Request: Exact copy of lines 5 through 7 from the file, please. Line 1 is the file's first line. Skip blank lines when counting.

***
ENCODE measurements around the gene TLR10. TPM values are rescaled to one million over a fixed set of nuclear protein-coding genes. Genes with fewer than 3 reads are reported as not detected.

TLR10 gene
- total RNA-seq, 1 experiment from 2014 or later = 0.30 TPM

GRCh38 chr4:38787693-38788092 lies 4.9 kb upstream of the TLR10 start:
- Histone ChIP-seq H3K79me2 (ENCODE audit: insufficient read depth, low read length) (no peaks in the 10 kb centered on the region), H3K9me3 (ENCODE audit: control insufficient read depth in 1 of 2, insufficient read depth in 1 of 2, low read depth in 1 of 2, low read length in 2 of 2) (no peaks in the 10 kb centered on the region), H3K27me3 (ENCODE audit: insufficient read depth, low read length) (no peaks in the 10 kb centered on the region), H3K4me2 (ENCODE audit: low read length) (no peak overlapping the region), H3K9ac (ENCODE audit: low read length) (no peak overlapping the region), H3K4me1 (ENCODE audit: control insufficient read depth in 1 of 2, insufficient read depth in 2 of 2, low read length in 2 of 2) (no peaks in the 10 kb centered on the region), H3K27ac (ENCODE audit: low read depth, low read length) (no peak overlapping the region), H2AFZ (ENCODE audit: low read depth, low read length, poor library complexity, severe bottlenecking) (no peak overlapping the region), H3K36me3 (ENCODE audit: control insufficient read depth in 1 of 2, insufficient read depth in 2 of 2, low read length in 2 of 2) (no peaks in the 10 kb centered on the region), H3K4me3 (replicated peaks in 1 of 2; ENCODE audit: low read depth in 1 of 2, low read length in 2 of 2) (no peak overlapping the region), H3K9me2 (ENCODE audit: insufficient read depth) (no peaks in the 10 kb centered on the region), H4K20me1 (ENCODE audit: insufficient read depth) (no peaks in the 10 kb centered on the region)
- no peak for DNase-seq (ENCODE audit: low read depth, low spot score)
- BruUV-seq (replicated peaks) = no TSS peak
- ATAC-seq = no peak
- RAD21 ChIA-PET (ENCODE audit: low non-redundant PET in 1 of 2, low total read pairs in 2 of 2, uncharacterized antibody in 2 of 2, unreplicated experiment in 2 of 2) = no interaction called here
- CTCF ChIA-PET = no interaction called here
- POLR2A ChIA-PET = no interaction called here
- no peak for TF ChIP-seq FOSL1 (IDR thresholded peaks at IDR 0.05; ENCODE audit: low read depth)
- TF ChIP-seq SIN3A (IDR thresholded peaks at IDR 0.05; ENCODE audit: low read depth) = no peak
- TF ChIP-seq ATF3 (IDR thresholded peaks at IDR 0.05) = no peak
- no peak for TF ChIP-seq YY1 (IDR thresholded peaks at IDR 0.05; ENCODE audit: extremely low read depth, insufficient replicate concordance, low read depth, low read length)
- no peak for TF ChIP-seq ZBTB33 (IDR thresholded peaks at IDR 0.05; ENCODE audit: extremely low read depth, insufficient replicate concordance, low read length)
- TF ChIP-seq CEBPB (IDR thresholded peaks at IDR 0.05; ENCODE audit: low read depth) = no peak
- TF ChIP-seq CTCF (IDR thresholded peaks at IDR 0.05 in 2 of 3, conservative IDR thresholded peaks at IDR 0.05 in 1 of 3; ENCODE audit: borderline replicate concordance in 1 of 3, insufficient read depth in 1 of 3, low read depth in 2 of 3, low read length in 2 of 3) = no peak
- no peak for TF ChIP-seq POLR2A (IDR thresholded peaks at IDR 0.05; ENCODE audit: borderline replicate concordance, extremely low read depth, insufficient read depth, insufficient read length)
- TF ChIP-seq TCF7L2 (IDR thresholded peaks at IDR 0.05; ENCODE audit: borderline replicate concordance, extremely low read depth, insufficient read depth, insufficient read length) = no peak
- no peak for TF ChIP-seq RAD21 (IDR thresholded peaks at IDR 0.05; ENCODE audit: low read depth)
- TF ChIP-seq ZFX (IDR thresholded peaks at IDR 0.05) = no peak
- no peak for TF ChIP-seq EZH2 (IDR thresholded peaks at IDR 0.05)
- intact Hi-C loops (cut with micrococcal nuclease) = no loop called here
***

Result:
- Histone ChIP-seq H3K79me2 (ENCODE audit: insufficient read depth, low read length) (no peaks in the 10 kb centered on the region), H3K9me3 (ENCODE audit: control insufficient read depth in 1 of 2, insufficient read depth in 1 of 2, low read depth in 1 of 2, low read length in 2 of 2) (no peaks in the 10 kb centered on the region), H3K27me3 (ENCODE audit: insufficient read depth, low read length) (no peaks in the 10 kb centered on the region), H3K4me2 (ENCODE audit: low read length) (no peak overlapping the region), H3K9ac (ENCODE audit: low read length) (no peak overlapping the region), H3K4me1 (ENCODE audit: control insufficient read depth in 1 of 2, insufficient read depth in 2 of 2, low read length in 2 of 2) (no peaks in the 10 kb centered on the region), H3K27ac (ENCODE audit: low read depth, low read length) (no peak overlapping the region), H2AFZ (ENCODE audit: low read depth, low read length, poor library complexity, severe bottlenecking) (no peak overlapping the region), H3K36me3 (ENCODE audit: control insufficient read depth in 1 of 2, insufficient read depth in 2 of 2, low read length in 2 of 2) (no peaks in the 10 kb centered on the region), H3K4me3 (replicated peaks in 1 of 2; ENCODE audit: low read depth in 1 of 2, low read length in 2 of 2) (no peak overlapping the region), H3K9me2 (ENCODE audit: insufficient read depth) (no peaks in the 10 kb centered on the region), H4K20me1 (ENCODE audit: insufficient read depth) (no peaks in the 10 kb centered on the region)
- no peak for DNase-seq (ENCODE audit: low read depth, low spot score)
- BruUV-seq (replicated peaks) = no TSS peak